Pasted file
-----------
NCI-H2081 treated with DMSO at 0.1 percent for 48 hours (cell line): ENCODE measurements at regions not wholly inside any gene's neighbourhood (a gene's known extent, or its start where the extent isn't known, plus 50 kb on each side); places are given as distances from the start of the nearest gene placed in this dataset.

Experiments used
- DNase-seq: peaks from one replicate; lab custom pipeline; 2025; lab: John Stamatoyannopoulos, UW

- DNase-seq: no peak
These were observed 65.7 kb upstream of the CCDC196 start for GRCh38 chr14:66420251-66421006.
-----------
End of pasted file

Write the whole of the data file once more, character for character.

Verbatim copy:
NCI-H2081 treated with DMSO at 0.1 percent for 48 hours (cell line): ENCODE measurements at regions not wholly inside any gene's neighbourhood (a gene's known extent, or its start where the extent isn't known, plus 50 kb on each side); places are given as distances from the start of the nearest gene placed in this dataset.

Experiments used
- DNase-seq: peaks from one replicate; lab custom pipeline; 2025; lab: John Stamatoyannopoulos, UW

- DNase-seq: no peak
These were observed 65.7 kb upstream of the CCDC196 start for GRCh38 chr14:66420251-66421006.